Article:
Bob's head popped out of the ground, momentarily startling Mack. He watched his partner's face, and knew before he heard the report that something had gone wrong. Bob spoke into his headset. "Snake Doctor. Intel is bogus. Repeat, intel is bogus. No weapons, and our date is not here."
Jonas frowned at the ground. "Anything?"
Bob nodded at the treeline. "I have three; two viable." The dead guards would have been happy to find that another of their prisoners had died during the night, but neither could be bothered to check on them that morning.
Jonas swore under his breath. This mission would still go down as a failure. They had not found the weapons, or the Senator. Still, he could not leave the other prisoners to rot. "Retrieve," he finally ground out. Through the range finder, Hector watched Bob take a breath of air, as if he were going under water, and then disappear into the bunker again.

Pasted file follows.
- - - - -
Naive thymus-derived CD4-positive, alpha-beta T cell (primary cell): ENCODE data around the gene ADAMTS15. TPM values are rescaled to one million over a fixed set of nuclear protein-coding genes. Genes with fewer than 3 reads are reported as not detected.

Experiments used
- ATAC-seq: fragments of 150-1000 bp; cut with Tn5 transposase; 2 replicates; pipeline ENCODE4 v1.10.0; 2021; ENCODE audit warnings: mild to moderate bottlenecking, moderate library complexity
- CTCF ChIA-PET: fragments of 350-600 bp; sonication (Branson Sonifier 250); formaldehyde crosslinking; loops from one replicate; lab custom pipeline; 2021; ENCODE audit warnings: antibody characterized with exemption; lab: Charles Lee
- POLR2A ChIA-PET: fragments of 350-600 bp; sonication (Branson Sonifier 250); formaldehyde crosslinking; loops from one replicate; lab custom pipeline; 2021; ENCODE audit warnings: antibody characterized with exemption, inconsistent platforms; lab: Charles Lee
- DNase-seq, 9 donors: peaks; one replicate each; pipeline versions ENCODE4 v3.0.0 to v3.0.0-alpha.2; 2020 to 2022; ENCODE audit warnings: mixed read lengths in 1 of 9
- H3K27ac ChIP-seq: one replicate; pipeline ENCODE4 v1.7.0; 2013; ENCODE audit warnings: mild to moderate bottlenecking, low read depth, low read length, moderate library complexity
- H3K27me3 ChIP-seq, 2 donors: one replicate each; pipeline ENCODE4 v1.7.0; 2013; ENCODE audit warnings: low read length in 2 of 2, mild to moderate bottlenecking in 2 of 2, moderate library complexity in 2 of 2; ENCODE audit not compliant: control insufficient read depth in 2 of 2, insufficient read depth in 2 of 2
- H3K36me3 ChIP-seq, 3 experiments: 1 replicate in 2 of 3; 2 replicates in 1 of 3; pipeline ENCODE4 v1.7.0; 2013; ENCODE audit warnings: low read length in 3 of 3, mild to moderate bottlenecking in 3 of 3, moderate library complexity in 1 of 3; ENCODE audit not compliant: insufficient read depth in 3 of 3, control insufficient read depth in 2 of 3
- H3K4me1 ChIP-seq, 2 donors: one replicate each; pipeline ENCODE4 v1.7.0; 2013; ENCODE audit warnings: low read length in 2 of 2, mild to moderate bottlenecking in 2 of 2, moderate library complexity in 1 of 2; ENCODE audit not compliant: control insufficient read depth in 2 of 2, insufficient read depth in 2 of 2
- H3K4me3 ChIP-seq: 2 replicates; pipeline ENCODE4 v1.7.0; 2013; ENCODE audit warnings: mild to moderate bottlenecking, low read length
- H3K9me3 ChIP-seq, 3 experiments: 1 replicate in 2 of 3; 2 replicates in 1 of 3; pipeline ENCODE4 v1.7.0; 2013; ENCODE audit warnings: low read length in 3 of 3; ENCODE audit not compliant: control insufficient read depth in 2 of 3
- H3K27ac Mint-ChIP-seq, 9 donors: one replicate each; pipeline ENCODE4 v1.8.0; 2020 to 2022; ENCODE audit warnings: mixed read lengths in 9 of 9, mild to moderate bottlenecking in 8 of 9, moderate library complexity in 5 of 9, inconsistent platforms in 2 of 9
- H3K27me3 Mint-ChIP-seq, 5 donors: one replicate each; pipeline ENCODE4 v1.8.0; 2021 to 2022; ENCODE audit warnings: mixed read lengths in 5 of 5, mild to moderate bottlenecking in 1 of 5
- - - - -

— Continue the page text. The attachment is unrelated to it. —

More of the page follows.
Almost a full minute passed before Mack saw a head that definitely was not Bob's come toward the surface. As the man emerged, it was impossible to tell beneath the beard, the months of dirt, and the fear in his eyes, who he was. Mack simply grabbed him and helped the weakened man climb into the clearing. The prisoner immediately ducked his head and shaded his eyes from the daylight. He crouched silent and shaking beside Mack. While they were waiting for Bob's second retrieval, the man managed to open his eyes enough to see the bucket of water, and in a sudden movement Mack would not have thought him capable of, he vaulted the few feet to it and fell face-first amongst the flies. Mack could hear him gulping greedily, and he moved to stop him, but realized the man had been drinking this swill for so long, one more good drink probably wouldn't hurt him.
Another head appeared, and Mack heard Bob's voice. "Come on, man, help us out a little…" Apparently, this guy was even weaker. As Mack registered the long, stringy black hair and the dark beard over sunken cheeks, he wondered how long the guy had been held here. He leaned over to grab an emaciated arm, trying to shield the man's eyes a little – he was already crying from the light. As Bob pushed and Mack pulled, the skinny body that emerged fell sideways into the clearing. He was covered with bruises, and one arm was misshapen near the wrist from an old fracture that had never been set and healed incorrectly.